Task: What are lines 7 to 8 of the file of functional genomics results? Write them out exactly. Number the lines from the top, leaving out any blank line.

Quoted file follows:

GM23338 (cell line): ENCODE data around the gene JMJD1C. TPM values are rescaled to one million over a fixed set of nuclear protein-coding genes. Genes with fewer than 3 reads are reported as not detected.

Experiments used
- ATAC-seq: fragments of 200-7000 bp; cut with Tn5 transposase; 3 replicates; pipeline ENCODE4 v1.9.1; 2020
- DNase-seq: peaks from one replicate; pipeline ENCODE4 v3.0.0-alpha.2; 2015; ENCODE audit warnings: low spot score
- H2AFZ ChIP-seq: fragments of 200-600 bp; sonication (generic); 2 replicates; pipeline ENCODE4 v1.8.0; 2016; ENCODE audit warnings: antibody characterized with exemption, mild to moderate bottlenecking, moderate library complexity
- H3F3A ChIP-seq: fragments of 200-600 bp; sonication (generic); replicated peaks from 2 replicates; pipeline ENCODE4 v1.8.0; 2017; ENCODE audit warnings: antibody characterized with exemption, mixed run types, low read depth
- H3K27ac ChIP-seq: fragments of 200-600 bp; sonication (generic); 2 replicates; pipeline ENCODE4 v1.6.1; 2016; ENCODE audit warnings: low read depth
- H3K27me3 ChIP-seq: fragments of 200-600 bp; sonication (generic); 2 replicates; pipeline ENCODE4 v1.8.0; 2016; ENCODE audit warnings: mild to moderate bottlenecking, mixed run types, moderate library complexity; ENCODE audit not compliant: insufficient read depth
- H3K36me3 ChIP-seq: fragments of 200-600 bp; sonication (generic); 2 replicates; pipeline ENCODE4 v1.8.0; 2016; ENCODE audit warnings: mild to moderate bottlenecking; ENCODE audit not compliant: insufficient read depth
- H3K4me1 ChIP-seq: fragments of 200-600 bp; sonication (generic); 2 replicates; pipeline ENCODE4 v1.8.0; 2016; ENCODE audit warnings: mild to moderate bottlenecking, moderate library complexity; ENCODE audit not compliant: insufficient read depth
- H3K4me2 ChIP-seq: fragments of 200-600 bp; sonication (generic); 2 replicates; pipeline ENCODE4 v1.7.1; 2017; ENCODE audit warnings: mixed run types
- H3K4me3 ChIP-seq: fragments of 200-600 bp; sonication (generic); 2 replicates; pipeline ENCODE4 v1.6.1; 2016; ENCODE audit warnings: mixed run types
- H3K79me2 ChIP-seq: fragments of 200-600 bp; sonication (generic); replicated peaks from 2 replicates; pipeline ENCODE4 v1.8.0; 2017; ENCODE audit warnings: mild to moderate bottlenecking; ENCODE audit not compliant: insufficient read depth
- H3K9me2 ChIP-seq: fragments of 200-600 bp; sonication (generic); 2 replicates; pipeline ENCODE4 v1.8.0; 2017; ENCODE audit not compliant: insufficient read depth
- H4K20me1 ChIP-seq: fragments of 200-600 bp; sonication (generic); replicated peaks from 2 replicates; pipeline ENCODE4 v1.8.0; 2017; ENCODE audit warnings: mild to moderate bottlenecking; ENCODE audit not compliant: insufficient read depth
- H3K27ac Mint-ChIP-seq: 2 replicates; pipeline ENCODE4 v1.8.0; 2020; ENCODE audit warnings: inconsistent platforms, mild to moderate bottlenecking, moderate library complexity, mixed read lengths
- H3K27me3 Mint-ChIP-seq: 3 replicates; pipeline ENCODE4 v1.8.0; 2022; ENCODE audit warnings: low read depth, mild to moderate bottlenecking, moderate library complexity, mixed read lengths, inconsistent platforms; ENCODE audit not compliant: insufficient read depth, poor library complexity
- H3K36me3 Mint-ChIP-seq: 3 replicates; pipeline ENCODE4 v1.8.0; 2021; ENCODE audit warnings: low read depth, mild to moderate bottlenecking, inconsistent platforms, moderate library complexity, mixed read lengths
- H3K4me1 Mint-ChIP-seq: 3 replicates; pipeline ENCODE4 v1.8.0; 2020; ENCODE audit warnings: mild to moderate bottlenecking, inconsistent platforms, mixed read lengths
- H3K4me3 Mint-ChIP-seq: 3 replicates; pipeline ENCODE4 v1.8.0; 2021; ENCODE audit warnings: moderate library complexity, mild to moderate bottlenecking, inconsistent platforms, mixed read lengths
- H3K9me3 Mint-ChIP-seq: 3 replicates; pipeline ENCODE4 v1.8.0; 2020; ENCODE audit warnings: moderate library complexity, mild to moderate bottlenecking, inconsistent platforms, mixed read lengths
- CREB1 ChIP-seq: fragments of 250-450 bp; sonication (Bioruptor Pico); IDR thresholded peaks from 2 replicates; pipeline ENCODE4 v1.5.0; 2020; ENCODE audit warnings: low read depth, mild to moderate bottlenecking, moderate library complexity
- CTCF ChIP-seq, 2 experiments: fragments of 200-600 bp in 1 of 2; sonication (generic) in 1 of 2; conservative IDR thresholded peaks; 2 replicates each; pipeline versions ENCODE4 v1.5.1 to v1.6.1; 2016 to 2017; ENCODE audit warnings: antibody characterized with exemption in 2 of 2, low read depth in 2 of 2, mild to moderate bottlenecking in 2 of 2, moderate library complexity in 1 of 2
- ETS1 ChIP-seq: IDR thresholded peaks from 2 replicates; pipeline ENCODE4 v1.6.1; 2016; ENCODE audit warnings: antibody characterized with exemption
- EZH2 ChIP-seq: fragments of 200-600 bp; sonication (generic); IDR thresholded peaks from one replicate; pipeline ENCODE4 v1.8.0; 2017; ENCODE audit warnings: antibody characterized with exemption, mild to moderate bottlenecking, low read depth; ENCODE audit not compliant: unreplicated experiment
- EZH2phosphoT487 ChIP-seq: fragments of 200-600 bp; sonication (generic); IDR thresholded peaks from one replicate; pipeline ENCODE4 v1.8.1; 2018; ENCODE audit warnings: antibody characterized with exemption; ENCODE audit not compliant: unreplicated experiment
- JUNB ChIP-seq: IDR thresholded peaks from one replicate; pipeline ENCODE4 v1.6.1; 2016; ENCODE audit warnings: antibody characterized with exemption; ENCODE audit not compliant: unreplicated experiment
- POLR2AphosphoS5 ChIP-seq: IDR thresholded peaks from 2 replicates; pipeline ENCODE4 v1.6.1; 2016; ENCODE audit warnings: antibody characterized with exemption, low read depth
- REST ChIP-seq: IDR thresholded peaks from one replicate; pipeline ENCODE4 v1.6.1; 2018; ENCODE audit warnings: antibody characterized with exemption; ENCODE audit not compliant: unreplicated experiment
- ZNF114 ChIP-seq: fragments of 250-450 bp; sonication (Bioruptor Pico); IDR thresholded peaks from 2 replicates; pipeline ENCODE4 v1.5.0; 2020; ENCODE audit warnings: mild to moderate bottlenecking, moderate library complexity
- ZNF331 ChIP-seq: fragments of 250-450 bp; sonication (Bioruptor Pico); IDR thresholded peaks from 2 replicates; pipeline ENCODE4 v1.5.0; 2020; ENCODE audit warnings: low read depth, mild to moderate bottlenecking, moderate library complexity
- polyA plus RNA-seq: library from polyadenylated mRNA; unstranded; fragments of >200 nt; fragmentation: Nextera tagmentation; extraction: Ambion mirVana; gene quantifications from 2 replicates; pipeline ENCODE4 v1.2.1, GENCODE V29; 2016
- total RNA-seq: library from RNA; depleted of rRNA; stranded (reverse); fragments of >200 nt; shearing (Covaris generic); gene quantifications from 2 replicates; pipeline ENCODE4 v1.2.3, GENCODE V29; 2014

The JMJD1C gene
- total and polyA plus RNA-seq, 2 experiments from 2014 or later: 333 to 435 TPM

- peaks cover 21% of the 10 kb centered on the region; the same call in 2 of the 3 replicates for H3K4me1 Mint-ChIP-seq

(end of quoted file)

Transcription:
- H3K27ac ChIP-seq: fragments of 200-600 bp; sonication (generic); 2 replicates; pipeline ENCODE4 v1.6.1; 2016; ENCODE audit warnings: low read depth
- H3K27me3 ChIP-seq: fragments of 200-600 bp; sonication (generic); 2 replicates; pipeline ENCODE4 v1.8.0; 2016; ENCODE audit warnings: mild to moderate bottlenecking, mixed run types, moderate library complexity; ENCODE audit not compliant: insufficient read depth